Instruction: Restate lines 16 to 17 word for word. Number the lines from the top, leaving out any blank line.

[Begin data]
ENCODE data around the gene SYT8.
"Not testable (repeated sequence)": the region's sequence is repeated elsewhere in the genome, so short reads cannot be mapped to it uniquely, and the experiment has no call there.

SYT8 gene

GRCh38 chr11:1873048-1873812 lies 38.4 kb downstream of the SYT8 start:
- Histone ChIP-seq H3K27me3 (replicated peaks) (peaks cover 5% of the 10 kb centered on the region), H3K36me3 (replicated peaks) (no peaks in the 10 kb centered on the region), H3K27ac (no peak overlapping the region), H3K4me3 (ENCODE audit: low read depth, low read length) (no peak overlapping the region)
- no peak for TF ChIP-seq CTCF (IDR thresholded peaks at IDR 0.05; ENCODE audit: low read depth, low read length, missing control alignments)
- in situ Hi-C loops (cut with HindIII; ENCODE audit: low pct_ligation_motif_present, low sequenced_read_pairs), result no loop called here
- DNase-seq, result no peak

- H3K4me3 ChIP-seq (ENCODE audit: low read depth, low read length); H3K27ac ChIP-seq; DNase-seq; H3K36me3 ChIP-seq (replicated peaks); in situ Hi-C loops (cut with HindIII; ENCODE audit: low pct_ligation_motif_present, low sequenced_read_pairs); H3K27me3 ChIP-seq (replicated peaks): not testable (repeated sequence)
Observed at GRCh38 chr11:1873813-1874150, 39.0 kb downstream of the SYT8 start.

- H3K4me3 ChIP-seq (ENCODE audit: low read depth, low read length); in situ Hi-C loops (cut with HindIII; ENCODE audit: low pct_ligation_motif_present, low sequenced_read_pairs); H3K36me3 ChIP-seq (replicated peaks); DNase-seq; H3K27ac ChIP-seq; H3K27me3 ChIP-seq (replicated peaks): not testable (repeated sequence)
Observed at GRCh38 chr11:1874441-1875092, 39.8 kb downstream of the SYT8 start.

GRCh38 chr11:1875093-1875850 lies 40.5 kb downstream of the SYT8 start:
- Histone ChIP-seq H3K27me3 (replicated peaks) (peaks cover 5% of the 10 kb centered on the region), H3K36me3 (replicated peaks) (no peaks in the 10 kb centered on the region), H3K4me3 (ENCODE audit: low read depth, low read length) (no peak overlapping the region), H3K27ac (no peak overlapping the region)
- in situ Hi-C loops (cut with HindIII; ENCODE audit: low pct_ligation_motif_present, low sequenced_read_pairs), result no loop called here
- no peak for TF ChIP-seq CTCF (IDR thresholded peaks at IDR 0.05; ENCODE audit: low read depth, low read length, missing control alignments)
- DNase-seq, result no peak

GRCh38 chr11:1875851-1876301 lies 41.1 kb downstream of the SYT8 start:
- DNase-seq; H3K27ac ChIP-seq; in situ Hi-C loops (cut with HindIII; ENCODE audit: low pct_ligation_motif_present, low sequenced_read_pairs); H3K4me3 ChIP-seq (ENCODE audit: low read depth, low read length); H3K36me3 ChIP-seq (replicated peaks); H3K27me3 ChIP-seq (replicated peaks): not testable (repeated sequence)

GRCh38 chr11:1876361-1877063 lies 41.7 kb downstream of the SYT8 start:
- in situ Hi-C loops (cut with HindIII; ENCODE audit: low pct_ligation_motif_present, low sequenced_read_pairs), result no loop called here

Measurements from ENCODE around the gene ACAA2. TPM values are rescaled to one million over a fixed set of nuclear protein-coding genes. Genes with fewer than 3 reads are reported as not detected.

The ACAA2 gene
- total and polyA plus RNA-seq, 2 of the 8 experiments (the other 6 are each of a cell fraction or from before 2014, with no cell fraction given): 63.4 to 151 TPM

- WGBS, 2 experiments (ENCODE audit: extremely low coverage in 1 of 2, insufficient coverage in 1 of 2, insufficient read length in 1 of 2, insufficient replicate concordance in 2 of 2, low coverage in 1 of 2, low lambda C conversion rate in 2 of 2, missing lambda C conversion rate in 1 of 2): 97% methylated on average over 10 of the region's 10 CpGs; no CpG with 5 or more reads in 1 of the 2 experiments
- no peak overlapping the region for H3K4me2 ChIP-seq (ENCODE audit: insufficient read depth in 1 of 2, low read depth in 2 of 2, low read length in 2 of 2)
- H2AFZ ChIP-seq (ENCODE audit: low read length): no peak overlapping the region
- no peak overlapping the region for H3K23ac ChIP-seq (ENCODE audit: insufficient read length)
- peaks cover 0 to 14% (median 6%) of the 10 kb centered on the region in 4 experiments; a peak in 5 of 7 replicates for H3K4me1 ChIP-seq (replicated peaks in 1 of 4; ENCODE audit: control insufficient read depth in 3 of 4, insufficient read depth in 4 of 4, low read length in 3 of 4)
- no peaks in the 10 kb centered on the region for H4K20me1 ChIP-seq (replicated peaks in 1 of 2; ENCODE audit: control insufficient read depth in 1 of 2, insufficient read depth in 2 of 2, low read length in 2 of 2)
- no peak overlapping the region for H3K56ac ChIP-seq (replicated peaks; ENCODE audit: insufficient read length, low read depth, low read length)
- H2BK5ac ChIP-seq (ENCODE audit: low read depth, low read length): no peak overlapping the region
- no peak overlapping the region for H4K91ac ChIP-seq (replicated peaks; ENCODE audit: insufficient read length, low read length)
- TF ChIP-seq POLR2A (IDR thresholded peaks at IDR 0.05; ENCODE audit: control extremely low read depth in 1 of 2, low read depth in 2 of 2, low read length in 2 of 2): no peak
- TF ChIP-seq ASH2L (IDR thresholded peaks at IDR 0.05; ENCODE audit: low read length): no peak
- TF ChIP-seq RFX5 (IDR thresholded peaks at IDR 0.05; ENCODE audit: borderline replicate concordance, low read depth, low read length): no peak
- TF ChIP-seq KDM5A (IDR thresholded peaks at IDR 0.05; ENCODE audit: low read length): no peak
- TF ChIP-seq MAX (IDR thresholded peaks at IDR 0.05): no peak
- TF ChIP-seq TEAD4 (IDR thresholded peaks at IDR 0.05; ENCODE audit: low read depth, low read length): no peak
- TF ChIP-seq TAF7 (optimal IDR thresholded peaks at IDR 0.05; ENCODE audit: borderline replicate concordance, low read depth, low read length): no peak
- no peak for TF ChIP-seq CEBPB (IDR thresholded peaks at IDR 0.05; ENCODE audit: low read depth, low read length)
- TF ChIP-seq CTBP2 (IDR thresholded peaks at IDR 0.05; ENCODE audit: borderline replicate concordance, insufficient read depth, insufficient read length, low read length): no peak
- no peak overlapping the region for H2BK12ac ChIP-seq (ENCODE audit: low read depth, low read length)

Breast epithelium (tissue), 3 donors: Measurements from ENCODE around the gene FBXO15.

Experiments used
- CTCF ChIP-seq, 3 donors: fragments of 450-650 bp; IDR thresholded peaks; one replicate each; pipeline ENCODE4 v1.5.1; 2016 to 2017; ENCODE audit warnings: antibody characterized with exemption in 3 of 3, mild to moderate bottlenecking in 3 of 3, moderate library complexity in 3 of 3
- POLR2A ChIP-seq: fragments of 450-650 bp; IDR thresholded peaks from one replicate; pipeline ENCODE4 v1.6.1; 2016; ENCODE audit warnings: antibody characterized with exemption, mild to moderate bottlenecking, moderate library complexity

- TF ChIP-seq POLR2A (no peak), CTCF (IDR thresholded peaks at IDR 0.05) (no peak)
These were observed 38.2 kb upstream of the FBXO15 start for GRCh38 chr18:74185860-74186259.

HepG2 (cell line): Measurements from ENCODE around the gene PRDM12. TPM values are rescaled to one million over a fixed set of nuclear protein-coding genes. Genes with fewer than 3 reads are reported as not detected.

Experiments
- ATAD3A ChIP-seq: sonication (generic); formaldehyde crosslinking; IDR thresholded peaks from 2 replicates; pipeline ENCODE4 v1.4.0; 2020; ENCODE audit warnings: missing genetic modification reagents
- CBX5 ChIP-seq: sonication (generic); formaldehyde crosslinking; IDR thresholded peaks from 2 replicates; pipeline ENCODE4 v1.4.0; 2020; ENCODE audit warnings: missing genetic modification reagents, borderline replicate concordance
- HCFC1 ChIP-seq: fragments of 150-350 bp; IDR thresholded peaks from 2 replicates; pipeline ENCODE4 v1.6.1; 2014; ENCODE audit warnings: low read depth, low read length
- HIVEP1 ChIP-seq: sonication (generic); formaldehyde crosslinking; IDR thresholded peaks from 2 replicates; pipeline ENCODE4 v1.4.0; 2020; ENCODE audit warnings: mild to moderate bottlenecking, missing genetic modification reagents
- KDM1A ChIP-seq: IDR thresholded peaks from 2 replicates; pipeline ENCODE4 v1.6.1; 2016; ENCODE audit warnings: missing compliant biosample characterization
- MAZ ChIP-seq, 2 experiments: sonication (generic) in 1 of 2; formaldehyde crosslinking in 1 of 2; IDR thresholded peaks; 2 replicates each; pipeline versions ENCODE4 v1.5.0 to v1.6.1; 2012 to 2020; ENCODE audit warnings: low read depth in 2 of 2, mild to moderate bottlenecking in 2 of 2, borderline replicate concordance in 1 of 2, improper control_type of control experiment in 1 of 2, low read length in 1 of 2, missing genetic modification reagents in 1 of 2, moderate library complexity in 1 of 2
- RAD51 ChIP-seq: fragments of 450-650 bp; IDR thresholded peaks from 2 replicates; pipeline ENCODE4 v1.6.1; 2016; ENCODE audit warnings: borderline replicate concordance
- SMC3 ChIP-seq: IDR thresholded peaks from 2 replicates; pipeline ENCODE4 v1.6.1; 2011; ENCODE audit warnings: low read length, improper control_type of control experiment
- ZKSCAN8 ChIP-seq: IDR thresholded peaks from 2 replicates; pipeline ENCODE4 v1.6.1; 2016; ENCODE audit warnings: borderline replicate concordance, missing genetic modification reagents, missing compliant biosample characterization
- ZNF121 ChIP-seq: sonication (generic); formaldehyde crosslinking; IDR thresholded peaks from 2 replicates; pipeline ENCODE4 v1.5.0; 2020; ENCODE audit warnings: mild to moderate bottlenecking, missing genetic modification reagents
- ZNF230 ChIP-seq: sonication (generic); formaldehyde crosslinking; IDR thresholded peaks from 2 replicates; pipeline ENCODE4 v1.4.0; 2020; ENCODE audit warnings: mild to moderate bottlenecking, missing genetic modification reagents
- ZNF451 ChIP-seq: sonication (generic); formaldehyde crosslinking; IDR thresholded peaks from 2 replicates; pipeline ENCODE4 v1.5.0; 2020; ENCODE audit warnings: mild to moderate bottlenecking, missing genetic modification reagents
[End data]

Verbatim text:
- no peak for TF ChIP-seq CTCF (IDR thresholded peaks at IDR 0.05; ENCODE audit: low read depth, low read length, missing control alignments)
- DNase-seq, result no peak